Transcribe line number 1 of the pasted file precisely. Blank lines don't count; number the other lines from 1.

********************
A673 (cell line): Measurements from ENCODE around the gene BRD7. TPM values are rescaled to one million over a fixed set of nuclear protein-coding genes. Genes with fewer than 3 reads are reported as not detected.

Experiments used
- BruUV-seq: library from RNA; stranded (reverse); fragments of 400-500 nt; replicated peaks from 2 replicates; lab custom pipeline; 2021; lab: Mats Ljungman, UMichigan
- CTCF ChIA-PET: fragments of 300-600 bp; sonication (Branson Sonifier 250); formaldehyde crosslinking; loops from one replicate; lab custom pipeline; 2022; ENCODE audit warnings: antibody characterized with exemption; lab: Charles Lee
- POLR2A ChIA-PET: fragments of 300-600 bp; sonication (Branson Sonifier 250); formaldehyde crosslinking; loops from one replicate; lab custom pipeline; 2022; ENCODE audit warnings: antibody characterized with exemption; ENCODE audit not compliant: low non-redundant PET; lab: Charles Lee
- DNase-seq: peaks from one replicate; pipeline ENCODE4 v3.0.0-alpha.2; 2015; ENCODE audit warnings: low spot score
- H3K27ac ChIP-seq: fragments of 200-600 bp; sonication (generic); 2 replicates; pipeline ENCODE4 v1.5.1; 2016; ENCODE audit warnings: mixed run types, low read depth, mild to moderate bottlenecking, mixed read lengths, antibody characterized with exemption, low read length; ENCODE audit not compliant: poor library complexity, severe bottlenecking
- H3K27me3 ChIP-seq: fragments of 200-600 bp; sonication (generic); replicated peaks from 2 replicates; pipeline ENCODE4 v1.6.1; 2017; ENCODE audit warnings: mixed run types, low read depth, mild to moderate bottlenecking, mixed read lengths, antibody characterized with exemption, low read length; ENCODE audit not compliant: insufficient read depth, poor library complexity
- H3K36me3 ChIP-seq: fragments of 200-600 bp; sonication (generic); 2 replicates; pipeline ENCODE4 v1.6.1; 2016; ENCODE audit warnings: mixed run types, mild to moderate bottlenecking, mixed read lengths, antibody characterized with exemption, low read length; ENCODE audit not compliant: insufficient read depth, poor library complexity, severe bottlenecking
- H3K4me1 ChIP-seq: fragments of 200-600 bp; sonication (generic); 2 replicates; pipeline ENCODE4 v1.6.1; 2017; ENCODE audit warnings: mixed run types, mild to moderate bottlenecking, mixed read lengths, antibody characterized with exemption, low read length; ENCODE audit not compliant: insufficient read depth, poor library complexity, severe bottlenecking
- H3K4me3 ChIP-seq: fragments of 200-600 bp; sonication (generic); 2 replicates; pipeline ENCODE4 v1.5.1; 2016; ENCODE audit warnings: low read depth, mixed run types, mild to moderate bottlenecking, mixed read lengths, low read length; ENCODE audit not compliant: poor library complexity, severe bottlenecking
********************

A673 (cell line): Measurements from ENCODE around the gene BRD7. TPM values are rescaled to one million over a fixed set of nuclear protein-coding genes. Genes with fewer than 3 reads are reported as not detected.